Air-sea fluxes represent exchange mechanisms between the ocean and the atmosphere and include momentum fluxes (winds), heat fluxes (radiation, sensible and latent heat fluxes) as well as trace gas fluxes (pCO2).
We propose a unified study of these fluxes focusing on the energy, water and carbon cycles in the Mediterranean Sea region under present and future climate conditions.
To achieve this goal we will firstly use in situ measurements and satellite estimates of the fluxes and the fields they are derived from (sea surface temperature and salinity, surface winds, air humidity, air temperature, cloudiness) and describe flux variability at scales that range from daily to interannual and from local to continental. We will then evaluate the uncertainties in the satellite estimates compared to in situ measurements and finally we will assess model fidelity against both observations and satellite data. A hierarchy of models of the Mediterranean Sea circulation will be used with different discretizations and coupling methods to the atmosphere in order to simulate present and future scenario air-sea interaction cycles under changing climate conditions.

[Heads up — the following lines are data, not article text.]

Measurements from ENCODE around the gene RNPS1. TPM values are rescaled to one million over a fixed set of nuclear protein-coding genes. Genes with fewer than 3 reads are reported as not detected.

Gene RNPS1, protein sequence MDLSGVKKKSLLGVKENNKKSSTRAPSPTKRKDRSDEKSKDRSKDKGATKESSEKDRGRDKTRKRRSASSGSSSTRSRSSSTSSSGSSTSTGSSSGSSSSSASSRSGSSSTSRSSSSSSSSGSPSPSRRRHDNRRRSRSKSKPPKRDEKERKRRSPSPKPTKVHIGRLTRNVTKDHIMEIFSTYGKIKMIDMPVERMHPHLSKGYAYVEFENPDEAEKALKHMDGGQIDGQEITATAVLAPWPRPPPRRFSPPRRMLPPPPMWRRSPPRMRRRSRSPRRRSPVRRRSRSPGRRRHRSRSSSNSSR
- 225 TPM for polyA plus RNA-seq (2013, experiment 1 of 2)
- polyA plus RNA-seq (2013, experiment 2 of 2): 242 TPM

The observational and model data analysis will rely on advanced statistical techniques such as clustering and statistical downscaling. Clustering will describe the dynamical regimes that govern the air-sea exchanges and statistical downscaling will complement the dynamical downscaling modeling experiments.
The Mediterranean Sea region has already experienced large shifts in the interaction between atmosphere and ocean particularly in the hydrological cycle as documented in the IPCC AR4. At the same time, the Mediterranean Sea through its outflow to the world ocean affects the global thermohaline circulation and plays an important role in the global climate feedbacks. This study will combine measurements, numerical models and statistical tools to assess and extrapolate this role into the future.
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